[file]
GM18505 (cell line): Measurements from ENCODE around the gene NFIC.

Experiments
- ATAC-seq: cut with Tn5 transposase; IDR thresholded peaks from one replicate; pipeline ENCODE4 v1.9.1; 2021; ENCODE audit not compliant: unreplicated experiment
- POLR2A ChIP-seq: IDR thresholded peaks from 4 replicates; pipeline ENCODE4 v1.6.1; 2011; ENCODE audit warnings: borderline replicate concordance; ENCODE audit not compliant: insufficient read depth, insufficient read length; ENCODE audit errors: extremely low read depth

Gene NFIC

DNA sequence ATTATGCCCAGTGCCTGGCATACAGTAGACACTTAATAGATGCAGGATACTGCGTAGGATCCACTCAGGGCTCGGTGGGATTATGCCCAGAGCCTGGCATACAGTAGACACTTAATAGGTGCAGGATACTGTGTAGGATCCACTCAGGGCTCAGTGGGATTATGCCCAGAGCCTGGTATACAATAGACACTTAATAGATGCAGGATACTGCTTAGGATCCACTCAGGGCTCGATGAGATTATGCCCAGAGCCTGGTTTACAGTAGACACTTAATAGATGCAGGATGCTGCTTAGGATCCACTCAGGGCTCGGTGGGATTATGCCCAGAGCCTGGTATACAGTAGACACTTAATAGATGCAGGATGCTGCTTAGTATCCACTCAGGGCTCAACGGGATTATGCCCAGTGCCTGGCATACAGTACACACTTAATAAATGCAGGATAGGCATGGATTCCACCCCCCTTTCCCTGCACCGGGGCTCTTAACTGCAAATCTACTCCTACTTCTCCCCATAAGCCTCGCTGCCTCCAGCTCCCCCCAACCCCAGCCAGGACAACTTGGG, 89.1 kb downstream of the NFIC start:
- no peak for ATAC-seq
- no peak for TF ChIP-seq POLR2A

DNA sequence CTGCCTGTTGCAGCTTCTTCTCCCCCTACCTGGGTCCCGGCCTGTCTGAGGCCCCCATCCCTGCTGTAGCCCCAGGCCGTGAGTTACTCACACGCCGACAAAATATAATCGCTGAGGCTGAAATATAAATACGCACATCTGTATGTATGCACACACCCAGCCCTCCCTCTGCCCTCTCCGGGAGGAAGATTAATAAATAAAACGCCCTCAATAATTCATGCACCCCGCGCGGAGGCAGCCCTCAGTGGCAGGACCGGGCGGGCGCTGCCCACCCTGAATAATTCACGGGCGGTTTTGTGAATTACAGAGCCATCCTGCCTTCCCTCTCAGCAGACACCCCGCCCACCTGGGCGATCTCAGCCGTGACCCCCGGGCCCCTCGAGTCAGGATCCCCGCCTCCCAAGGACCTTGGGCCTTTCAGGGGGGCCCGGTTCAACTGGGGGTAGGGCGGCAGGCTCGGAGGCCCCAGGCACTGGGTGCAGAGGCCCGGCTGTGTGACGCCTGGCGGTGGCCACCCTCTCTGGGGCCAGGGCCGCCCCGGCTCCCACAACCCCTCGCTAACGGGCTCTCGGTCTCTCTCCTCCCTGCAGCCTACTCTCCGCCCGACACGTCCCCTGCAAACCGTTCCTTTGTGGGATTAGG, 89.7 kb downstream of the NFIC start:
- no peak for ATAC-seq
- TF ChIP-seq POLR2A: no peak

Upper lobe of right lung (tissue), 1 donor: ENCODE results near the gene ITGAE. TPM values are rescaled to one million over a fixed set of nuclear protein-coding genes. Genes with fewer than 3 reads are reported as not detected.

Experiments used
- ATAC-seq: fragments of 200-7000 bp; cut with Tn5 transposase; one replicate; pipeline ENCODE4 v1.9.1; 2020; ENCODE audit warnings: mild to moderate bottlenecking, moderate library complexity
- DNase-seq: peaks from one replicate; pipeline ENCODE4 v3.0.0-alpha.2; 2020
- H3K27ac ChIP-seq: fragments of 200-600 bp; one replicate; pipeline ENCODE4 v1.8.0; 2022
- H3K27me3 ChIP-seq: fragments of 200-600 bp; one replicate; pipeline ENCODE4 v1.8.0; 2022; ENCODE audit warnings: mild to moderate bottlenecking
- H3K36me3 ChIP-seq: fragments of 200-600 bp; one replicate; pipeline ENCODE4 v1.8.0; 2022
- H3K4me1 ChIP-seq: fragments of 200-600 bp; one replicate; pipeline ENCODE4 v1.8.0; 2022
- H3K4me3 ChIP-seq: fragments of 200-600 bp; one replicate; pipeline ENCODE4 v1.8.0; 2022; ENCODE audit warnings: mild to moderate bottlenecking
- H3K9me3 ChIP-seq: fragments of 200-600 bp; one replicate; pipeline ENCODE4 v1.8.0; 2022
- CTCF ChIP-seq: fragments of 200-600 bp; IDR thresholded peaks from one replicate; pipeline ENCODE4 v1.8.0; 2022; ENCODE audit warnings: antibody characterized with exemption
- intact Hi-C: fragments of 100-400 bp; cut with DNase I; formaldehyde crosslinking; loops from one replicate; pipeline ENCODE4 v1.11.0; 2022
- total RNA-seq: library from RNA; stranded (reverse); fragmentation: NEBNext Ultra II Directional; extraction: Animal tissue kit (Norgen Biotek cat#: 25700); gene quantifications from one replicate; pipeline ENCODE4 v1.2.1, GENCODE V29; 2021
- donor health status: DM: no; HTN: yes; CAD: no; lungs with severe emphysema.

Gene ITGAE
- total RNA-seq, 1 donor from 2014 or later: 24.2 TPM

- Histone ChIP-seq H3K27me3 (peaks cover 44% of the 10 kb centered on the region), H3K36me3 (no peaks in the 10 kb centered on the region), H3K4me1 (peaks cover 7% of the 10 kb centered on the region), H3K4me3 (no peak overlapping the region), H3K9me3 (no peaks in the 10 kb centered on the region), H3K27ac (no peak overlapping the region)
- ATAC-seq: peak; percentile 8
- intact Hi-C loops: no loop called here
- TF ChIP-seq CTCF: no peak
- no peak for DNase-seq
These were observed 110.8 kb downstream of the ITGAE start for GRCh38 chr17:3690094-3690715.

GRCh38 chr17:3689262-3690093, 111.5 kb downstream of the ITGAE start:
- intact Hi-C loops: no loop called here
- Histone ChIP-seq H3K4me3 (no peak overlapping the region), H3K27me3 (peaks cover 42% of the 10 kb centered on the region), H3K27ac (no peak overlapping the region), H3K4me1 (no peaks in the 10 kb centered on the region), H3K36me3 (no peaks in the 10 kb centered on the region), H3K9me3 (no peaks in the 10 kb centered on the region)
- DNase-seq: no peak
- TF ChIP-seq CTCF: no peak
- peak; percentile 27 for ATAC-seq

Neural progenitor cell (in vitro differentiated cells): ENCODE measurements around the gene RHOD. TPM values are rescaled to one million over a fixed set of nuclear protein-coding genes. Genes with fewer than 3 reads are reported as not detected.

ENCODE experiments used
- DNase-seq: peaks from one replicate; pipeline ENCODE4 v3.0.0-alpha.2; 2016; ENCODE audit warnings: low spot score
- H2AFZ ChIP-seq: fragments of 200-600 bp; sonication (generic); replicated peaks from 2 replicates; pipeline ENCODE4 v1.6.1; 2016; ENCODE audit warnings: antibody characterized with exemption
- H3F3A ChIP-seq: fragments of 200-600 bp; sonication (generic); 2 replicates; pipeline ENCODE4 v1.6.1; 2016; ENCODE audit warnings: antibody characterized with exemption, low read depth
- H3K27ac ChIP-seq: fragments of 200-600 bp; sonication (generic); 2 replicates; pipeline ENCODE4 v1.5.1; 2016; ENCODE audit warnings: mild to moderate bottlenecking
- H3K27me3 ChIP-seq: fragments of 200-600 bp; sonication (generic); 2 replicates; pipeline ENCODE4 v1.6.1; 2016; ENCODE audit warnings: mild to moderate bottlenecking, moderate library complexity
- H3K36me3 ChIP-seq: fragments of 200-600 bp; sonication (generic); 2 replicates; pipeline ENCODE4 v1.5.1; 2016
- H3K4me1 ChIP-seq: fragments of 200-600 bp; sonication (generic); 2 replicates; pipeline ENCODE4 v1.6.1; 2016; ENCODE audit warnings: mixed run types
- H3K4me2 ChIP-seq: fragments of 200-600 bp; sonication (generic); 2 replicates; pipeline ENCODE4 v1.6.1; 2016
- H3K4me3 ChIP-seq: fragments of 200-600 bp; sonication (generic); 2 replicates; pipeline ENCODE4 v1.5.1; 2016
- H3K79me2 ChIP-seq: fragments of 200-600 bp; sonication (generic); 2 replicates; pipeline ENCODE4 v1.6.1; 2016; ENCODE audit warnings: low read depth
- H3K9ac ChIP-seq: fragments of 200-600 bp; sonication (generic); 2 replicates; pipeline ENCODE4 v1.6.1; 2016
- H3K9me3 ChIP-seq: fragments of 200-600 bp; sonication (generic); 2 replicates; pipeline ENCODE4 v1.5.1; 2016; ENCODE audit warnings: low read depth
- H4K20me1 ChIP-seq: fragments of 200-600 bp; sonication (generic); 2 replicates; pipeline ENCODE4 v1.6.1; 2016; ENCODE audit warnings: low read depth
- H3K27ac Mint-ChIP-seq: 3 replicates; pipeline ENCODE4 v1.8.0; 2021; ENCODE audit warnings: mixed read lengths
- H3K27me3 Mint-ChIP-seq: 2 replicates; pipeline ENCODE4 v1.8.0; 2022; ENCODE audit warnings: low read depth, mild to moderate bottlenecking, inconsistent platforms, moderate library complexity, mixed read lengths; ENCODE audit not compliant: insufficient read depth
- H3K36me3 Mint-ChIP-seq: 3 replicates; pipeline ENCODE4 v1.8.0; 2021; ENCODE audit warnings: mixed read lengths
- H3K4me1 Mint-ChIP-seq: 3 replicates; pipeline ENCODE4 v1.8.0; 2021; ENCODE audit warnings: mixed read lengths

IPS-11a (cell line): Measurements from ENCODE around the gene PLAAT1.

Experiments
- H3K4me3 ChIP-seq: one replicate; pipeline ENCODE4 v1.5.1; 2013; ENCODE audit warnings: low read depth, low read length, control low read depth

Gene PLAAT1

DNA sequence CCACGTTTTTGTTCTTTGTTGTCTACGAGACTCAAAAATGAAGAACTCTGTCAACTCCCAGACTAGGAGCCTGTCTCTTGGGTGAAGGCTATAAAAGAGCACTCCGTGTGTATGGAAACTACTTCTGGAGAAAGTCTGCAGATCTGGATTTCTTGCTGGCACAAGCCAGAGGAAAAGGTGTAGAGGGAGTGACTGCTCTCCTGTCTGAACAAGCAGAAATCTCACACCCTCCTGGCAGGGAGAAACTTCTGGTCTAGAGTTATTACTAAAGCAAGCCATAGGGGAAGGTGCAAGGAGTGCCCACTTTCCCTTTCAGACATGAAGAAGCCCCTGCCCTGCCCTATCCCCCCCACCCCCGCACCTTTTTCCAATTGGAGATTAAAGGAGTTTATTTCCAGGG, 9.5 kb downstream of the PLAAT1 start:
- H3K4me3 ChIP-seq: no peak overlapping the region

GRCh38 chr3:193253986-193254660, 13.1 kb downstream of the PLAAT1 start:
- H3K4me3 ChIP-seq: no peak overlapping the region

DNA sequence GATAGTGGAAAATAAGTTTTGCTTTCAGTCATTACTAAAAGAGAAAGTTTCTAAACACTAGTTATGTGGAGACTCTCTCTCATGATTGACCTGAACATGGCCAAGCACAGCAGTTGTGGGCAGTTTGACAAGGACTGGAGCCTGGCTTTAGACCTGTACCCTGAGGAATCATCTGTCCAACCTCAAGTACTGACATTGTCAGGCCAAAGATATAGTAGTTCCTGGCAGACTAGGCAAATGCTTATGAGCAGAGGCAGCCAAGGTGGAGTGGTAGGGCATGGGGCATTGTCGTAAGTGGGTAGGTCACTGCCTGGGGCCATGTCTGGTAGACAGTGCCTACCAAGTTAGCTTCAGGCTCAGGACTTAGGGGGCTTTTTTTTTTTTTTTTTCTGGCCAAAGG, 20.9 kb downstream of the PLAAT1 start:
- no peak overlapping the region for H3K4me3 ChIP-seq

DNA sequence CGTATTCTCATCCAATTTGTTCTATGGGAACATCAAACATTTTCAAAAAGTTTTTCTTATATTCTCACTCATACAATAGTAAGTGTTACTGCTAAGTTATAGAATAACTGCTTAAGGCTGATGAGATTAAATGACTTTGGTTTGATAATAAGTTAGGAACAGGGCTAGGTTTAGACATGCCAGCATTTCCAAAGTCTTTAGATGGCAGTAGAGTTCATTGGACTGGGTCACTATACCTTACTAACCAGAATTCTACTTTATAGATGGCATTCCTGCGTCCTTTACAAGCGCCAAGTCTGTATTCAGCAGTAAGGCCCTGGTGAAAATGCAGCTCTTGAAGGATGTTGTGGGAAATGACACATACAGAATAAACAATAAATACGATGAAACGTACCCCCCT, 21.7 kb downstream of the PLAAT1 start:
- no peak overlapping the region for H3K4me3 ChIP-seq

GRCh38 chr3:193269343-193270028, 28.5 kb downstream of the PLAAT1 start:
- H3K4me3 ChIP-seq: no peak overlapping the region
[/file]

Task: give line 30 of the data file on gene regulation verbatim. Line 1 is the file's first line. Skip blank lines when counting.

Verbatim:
- intact Hi-C loops: no loop called here